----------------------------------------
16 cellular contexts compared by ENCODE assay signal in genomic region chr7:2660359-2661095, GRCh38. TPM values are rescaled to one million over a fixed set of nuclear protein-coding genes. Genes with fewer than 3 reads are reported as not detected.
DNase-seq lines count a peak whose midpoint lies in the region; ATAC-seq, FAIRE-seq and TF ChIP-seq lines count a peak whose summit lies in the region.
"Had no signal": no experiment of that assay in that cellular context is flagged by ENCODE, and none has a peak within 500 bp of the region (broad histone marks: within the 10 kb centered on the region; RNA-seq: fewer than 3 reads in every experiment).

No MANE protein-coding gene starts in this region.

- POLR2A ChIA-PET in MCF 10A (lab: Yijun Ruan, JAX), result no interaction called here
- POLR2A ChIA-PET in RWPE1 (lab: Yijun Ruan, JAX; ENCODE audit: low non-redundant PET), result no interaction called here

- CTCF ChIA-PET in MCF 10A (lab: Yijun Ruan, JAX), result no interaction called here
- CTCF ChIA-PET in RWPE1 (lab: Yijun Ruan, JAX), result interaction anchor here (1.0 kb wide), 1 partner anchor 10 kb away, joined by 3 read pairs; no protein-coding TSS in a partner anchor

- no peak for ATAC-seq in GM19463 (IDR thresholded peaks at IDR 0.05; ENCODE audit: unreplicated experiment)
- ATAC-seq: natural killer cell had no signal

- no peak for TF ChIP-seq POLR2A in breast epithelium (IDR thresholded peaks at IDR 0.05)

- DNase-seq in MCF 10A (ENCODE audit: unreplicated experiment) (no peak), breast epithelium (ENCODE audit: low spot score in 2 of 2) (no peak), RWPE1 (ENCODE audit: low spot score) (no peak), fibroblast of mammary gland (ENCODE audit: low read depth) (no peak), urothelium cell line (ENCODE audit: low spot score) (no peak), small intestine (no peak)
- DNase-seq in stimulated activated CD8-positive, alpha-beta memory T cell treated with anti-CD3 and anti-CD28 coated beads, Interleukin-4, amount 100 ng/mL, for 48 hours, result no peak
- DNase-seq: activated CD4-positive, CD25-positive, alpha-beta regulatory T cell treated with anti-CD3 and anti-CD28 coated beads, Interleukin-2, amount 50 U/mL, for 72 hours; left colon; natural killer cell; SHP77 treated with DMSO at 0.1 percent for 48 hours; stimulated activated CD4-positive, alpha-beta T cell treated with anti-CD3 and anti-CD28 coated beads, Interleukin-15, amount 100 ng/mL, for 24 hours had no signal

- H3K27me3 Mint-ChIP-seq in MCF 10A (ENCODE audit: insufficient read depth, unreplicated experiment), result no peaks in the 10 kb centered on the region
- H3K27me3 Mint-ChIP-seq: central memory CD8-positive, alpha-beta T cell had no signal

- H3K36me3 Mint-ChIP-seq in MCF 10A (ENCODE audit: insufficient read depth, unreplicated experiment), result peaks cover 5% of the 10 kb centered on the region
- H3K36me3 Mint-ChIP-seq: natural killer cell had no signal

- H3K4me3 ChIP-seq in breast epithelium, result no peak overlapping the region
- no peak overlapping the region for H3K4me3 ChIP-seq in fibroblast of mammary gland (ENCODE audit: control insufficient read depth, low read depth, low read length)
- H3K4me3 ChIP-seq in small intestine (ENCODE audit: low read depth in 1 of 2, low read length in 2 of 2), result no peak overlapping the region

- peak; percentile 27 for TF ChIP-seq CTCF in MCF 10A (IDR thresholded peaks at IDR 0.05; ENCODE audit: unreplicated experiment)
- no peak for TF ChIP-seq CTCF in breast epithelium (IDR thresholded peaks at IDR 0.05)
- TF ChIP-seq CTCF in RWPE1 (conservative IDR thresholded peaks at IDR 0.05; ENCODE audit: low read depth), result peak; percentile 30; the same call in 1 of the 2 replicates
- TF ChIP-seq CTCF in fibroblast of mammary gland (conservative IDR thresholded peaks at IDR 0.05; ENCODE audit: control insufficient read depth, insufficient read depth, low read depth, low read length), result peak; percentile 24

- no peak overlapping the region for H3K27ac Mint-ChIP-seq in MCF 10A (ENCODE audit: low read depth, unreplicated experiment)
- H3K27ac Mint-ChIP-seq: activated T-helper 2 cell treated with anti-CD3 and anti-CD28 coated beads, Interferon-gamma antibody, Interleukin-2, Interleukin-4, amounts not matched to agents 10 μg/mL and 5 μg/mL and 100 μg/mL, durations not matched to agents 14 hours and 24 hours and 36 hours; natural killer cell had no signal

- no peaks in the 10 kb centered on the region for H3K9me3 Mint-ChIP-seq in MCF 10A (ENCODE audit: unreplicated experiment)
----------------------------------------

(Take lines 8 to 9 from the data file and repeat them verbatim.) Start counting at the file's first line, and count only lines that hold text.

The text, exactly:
- CTCF ChIA-PET in RWPE1 (lab: Yijun Ruan, JAX), result interaction anchor here (1.0 kb wide), 1 partner anchor 10 kb away, joined by 3 read pairs; no protein-coding TSS in a partner anchor

- no peak for ATAC-seq in GM19463 (IDR thresholded peaks at IDR 0.05; ENCODE audit: unreplicated experiment)